2002 OPEN FORUM Abstracts
MONITORING UNPLANNED EXTUBATIONS IN A PEDIATRIC INTENSIVE CARE UNIT: A QUALITY INDICATOR.
Brenda k.Batts, M..P.H.,RRT, Hughes Spalding Childrens Hospital, James McCrory, M.D. Pediatric Critical Care, Morehouse School of Medicine, Hughes Spalding Childrens Hospital, Ann George, M.H.A., Quality Utilization Specialist,Grady Health System
INTRODUCTION: Accidental extubations may lead to complications in critically ill infants and children on mechanical ventilatory support. These complications can cause increase morbidity and mortality. Many factors contribute to unplanned extubations in the pediatric population. Currently we track all unplanned extubations as measured by the total number of unplanned extubations relative to the total number of ventilator days. The national benchmark for this indicator is<5%. For the last year, the range in our Pediatric Unit is 1.5% to 2.0%. This is being monitored because it has high risk implications that could result in death. This indicator is also problem prone and can increase the cost of the patient care due to increased length of stay.
Methods: We used the FOCUS- PDCA methodology. We first organized a multi disciplinary team of staff members who knew the process. Members included: respiratory therapy staff and supervisor, nursing staff, physicians and quality management staff. After clarification of current knowledge and collection of information, we identified sources of process variations. Team members then planned the improvement, implemented the plan and began to collect the data. The PICU quality assurance monitoring form for unplanned extubations was used for continuous data collection and evaluation. Data collected included: (1) Time and place of the event. ( 2) How and who discovered? ( 3) Patients LOC, events preceding extubation. ( 4) Did patient develop problems and need reintubation?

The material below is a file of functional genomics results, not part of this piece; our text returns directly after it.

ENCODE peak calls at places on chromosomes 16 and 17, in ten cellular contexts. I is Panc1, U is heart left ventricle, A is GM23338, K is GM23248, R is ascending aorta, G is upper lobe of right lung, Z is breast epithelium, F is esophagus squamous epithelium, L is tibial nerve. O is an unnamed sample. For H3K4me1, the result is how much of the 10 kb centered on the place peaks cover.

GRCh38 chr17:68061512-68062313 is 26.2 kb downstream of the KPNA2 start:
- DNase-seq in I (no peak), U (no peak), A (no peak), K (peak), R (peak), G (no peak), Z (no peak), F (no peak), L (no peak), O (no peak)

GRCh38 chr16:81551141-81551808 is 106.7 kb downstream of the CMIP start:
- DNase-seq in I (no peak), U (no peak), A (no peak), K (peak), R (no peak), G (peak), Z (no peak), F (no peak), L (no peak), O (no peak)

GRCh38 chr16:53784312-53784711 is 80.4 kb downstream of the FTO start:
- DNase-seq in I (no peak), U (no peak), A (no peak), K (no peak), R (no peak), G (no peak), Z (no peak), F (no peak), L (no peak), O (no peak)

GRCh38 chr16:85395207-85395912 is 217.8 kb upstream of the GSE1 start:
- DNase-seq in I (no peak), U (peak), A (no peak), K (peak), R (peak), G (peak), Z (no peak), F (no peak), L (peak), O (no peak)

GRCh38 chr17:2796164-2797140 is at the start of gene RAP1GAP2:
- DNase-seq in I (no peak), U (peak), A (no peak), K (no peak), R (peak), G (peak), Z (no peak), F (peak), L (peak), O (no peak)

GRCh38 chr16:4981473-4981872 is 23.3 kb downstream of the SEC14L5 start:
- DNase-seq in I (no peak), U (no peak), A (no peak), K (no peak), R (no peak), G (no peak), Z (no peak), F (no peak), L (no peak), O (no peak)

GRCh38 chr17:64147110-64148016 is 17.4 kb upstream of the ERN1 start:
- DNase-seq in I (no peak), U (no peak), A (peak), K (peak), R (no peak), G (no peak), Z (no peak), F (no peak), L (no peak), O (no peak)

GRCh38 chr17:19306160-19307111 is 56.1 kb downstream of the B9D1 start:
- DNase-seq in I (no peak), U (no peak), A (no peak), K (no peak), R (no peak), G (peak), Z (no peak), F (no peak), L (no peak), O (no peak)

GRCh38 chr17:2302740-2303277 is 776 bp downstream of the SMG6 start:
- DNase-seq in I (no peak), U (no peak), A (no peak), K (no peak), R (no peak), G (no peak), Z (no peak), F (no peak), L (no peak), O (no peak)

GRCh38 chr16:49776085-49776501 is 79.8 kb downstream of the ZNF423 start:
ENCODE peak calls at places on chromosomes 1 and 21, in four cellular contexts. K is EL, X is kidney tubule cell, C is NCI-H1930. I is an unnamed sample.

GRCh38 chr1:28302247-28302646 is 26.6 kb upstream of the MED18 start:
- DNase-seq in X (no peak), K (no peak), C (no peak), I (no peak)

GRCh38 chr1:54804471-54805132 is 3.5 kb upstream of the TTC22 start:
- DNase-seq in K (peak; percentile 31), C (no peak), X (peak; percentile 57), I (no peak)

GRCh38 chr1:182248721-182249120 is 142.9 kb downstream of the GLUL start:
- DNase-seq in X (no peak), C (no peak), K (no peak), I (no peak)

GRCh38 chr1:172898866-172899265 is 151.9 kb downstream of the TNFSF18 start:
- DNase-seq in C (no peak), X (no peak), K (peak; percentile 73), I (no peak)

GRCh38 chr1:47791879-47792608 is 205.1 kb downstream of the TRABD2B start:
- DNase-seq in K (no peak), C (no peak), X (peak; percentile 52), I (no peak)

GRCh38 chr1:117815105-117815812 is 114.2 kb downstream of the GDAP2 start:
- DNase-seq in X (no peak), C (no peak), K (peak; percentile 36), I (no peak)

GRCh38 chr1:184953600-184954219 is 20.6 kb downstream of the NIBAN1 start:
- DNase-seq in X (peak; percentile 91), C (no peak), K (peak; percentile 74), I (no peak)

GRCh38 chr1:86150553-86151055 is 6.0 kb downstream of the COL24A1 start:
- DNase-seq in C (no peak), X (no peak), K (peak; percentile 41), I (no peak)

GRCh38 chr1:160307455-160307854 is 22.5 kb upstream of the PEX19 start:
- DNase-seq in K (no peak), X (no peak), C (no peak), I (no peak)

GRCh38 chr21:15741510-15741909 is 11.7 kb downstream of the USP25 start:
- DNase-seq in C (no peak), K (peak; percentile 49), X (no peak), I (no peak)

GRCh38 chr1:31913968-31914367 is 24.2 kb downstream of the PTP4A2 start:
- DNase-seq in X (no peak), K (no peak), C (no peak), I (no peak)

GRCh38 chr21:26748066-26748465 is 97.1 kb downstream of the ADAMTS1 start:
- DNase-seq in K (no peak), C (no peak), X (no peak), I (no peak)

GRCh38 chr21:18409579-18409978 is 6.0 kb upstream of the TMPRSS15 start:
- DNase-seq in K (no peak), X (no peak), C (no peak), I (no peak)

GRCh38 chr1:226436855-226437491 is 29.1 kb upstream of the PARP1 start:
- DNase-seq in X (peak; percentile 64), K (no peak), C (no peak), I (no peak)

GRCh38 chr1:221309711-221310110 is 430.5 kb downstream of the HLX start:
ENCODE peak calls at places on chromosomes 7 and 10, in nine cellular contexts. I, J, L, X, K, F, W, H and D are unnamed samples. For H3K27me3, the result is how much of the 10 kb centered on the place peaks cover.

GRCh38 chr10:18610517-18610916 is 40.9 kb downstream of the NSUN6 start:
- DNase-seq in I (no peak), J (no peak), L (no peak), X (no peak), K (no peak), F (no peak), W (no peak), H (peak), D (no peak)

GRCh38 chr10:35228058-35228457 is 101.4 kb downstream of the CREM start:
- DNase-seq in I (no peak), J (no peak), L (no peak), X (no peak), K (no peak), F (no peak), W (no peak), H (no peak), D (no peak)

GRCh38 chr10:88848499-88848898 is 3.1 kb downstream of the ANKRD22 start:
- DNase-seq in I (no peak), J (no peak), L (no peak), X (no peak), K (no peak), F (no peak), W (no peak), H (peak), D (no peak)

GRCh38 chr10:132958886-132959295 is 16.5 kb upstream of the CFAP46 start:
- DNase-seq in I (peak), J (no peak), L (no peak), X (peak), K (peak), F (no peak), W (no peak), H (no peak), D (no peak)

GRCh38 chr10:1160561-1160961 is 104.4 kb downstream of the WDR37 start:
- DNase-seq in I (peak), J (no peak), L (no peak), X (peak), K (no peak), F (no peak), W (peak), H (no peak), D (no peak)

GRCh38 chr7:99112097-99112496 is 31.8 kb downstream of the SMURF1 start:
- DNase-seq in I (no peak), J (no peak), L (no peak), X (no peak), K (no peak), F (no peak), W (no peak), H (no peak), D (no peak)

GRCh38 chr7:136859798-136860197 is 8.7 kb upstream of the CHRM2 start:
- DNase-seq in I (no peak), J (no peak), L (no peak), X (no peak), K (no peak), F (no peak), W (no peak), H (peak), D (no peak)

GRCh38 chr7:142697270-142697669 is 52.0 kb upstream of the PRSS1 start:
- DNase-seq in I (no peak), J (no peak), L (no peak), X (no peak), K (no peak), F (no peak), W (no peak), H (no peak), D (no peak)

|TOPIC/ISSUE||FINDING/% OF COMPLIANCE||OUTCOME|
Total# Ventilator Days
|Educate staff and increase awareness. Develop strategies to improve outcomes.|
|Discovered by Who?||_=50% by R.T.
_=50% by nursing staff.
|Continue to monitor and document all unplanned extubations.|
|Was Ettube Securely Taped?||2/2=100% were securely taped.||Review findings with staff.|
|Were Restraints Used?||_=50% were restrained.||Review restraint protocol with staff|
|Did patients require reintubation?||2/2 =100% required reintubation.||Reintubated secondary to desaturations, bradycardia, and pain.|
|Events Preceding Extubations.||A.Unobserved.
B. Patient turned head. C. Agitated and fighting.
D. Vomited and grabbed tube
|Review findings with respiratory , nursing and physician staff.|
Conclusions: We conclude that the level of restraint use, procedures, and tube fixation contributed to the incidences of accidental extubations in infants and children. Moreover, monitoring of unplanned extubation occurrences should be an ongoing quality indicator in pediatric intensive care units. We will continue to monitor and document all unplanned extubations.